- Publish Date
- Friday, 18 March 2022, 11:09AM
Seven out of eight sunscreens failed to meet the SPF claims made on their label in the latest round of Consumer NZ testing.
Cancer Society Kids Pure Sun Lotion SPF50 was the only sunscreen that met its SPF label claim.
The remaining seven products - which all claimed to be SPF50+ - did not meet the claims made on their label. To use the SPF50+ label, a sunscreen must achieve an SPF of 60 or above.
However, they did provide high SPF protection of (SPF30 or higher). All eight sunscreens also met the broad-spectrum protection requirements.
The seven sunscreens that did not meet their SPF50+ label claims were:
• Woolworths Sunscreen Everyday Lotion SPF50+
• Cancer Society Everyday Sun Lotion SPF50+
• Invisible Zinc Sport Mineral Sunscreen SPF50+
• Sun Bum Premium Moisturising Sunscreen Lotion SPF50+
• Nivea Sun Kids Sensitive Sun Lotion SPF50+
• Nivea Sun Protect & Moisture Sunscreen Lotion SPF50+
• Banana Boat Simply Protect Kids Sunscreen Lotion SPF50+
All the companies were asked to provide evidence to support their label claims, Consumer NZ senior writer Belinda Castles said.
The Cancer Society also confirmed its Everyday Sun Lotion SPF50+ was the same formulation as a batch that had been tested by Consumer NZ in 2020 and met its label claim.
"It's not uncommon for there to be variation between our test results and the reports provided by companies," Castles said.
Companies didn't have to regularly test their sunscreens to make sure different batches met protection claims.
Testing was also conducted on humans so there would always been variability. Storage conditions also mattered - sunscreens deteriorated over time especially if kept in hot conditions, Castles said.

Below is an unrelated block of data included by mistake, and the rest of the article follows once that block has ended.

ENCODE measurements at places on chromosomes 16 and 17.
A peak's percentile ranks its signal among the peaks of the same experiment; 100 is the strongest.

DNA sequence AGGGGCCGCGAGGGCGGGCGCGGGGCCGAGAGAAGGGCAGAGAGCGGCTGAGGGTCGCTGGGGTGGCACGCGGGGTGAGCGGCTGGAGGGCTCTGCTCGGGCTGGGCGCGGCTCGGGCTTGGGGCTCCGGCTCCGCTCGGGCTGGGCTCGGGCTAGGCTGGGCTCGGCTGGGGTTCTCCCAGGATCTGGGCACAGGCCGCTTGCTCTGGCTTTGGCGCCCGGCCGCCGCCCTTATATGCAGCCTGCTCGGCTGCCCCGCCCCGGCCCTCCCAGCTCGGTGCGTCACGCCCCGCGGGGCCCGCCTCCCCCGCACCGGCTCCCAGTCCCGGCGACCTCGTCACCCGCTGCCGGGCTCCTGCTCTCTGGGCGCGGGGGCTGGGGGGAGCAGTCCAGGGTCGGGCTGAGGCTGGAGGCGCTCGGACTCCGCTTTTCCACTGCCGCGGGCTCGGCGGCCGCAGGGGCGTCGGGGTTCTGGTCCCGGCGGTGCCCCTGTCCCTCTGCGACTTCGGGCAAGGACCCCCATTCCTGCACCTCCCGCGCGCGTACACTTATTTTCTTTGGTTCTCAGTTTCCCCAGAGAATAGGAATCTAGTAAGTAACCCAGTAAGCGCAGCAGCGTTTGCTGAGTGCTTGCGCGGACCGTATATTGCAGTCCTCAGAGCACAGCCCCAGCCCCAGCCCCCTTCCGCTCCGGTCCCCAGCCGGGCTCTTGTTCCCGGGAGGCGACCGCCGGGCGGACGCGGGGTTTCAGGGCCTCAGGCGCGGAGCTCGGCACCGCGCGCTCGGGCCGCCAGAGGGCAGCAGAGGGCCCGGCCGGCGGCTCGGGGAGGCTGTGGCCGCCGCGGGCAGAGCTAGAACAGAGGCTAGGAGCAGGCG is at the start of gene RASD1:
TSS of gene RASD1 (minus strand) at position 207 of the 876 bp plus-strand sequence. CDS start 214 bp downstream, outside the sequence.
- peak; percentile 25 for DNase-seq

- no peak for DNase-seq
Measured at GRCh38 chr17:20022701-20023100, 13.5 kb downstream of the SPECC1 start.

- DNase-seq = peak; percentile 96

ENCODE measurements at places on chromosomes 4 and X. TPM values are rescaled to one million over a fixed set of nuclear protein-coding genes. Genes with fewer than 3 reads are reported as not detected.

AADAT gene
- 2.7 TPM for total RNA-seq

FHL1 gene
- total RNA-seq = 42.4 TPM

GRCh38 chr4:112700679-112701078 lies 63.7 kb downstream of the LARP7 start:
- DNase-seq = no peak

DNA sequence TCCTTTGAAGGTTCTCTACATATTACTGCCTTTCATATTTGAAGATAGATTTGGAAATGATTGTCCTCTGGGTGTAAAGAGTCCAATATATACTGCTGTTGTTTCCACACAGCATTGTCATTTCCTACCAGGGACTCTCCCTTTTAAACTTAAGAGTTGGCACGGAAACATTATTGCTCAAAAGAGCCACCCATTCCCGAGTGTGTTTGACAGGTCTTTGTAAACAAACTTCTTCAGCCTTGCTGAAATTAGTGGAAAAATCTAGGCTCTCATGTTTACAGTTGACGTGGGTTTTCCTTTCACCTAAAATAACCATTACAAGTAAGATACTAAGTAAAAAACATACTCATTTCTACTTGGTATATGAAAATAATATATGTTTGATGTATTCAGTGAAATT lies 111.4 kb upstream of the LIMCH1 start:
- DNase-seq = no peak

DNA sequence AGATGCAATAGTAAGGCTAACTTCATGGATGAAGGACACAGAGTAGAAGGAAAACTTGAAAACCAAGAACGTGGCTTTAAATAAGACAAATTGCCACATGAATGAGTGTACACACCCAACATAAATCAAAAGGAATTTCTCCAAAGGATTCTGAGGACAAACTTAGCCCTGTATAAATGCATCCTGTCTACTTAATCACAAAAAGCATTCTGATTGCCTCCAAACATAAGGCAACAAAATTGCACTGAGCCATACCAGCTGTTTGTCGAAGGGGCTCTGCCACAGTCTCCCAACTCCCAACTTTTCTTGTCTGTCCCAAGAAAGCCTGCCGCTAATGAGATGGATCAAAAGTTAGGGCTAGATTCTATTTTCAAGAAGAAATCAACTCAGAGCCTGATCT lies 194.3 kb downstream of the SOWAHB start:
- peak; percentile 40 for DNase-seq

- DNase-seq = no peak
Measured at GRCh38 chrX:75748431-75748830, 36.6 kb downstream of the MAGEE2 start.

Consumer NZ said Sun Bum provided a technical report to substantiate its SPF claim, but it was based on a sunscreen with the same active ingredients, but different preservatives.
Nivea's owner Beiersdorf gave information on the labs that tested their sunscreens but did not provide test reports or testing dates.
Banana Boat's distributor also declined to provide a test report. Banana Boat Simply Protect Kids Sunscreen Lotion SPF50+ had been discontinued.
This was Consumer NZ's second round of sunscreen testing - the first batch of results was published in December, with six out of nine products meeting their label claims. A third batch of sunscreens will be tested later this year.
Earlier in March Parliament passed the Sunscreen (Product Safety Standards) Bill into law.
Currently sunscreen standards are voluntary, meaning sunscreen could be sold in New Zealand without going through any testing to see if it did what it claimed on the label.
The new law means from September this year, sunscreens will be regulated under the Fair Trading Act.
The latest test results showed more frequent testing was needed.
This article was originally published on the NZ Herald and republished here with permission and some edits.